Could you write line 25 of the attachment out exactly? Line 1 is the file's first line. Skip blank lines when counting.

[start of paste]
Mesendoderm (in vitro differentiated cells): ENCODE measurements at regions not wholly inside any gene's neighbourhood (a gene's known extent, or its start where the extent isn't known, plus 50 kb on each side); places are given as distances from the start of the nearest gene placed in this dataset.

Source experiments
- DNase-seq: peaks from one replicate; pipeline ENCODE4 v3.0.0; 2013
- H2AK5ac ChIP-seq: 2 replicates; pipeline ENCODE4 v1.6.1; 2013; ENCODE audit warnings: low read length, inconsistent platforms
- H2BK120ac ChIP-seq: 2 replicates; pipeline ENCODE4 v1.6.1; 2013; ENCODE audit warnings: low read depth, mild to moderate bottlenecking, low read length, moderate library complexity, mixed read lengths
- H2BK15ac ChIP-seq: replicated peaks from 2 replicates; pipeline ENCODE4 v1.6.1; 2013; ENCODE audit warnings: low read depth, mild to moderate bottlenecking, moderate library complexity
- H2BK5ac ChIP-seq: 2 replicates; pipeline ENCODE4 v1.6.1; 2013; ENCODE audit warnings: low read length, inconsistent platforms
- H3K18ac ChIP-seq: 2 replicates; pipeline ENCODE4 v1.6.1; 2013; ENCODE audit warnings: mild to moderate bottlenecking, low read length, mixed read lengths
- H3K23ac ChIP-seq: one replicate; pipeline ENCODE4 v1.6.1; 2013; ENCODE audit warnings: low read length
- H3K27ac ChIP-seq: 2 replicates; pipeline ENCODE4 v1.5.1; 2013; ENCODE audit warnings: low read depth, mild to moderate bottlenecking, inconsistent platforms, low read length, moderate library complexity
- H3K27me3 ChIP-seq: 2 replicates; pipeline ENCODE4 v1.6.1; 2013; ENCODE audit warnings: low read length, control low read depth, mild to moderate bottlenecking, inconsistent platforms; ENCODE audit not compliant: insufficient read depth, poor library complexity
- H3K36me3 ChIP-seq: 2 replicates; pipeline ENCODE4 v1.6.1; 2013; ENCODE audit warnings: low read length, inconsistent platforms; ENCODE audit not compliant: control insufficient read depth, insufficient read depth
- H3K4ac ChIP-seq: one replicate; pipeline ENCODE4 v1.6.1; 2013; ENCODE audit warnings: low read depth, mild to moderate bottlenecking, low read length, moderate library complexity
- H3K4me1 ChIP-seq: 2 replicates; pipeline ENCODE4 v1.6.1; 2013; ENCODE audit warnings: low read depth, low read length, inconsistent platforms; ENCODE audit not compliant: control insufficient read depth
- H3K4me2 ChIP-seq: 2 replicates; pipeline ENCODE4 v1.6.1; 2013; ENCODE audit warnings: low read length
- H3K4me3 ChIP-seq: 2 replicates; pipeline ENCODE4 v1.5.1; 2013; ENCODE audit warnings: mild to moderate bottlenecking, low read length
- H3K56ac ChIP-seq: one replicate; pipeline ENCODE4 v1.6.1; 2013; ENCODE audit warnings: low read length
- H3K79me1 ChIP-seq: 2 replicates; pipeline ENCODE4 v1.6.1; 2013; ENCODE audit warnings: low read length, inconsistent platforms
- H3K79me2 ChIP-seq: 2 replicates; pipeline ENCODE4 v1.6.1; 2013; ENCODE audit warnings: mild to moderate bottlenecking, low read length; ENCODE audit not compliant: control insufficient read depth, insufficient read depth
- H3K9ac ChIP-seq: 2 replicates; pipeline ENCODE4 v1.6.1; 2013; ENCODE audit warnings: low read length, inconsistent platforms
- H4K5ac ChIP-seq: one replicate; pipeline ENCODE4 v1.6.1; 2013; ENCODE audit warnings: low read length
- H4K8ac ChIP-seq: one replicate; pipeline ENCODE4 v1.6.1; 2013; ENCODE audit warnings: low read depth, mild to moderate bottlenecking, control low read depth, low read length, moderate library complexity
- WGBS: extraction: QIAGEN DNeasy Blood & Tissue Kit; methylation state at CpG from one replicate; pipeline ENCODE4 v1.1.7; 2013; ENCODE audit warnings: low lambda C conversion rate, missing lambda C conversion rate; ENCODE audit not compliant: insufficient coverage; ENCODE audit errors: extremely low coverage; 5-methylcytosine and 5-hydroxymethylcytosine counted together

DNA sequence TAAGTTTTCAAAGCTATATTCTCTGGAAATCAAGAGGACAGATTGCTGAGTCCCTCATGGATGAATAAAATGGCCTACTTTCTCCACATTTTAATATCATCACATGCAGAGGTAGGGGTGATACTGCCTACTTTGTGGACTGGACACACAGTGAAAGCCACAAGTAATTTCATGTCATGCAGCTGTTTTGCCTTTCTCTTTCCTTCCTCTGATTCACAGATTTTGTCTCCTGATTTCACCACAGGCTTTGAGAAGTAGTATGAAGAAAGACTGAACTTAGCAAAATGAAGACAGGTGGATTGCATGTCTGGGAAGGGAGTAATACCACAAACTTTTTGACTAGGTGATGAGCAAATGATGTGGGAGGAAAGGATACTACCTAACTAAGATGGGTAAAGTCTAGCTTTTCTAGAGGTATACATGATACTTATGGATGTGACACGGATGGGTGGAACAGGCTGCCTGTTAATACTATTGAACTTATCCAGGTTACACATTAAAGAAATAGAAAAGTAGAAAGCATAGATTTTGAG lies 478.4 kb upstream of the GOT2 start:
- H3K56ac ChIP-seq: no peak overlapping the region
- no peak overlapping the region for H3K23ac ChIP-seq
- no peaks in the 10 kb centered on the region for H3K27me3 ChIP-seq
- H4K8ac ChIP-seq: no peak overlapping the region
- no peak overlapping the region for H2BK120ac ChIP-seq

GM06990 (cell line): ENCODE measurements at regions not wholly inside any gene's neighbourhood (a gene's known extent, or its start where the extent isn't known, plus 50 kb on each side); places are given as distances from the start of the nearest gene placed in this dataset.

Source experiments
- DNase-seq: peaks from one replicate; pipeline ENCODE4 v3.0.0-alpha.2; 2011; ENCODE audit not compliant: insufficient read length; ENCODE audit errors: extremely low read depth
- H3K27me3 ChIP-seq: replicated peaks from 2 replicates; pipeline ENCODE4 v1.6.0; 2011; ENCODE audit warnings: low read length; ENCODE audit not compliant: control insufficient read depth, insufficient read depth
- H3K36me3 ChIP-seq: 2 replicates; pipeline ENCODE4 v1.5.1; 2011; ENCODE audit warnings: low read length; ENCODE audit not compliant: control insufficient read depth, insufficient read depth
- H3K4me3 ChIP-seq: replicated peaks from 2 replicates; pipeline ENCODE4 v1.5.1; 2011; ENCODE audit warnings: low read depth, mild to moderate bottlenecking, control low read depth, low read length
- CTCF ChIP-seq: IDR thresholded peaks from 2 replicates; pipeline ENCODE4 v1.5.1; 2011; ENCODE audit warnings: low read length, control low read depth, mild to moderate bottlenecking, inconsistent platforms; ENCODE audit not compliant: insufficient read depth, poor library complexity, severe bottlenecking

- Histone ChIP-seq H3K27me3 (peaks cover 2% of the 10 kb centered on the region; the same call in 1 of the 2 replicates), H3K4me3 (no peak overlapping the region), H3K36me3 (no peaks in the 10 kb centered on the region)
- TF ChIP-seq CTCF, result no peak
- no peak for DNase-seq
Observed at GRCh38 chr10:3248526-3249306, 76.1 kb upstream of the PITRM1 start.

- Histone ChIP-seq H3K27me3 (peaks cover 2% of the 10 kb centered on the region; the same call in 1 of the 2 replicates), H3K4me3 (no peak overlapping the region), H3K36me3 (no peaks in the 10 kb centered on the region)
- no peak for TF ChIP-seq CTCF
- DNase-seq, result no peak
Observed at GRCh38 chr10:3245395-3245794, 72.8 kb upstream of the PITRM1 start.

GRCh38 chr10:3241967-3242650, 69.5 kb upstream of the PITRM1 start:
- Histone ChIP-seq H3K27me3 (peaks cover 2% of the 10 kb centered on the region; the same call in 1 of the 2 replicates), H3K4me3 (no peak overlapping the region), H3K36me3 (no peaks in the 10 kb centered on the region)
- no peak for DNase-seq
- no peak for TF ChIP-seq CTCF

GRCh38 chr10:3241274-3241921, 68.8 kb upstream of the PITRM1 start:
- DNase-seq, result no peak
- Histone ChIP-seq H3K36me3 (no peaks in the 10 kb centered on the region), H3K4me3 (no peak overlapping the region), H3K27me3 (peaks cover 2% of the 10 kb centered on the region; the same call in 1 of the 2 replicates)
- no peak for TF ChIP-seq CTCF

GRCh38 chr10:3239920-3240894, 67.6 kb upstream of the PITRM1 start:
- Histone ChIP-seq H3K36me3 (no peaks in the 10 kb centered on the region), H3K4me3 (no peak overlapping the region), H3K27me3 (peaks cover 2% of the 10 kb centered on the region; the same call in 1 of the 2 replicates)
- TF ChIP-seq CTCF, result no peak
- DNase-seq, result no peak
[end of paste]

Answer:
- H3K56ac ChIP-seq: no peak overlapping the region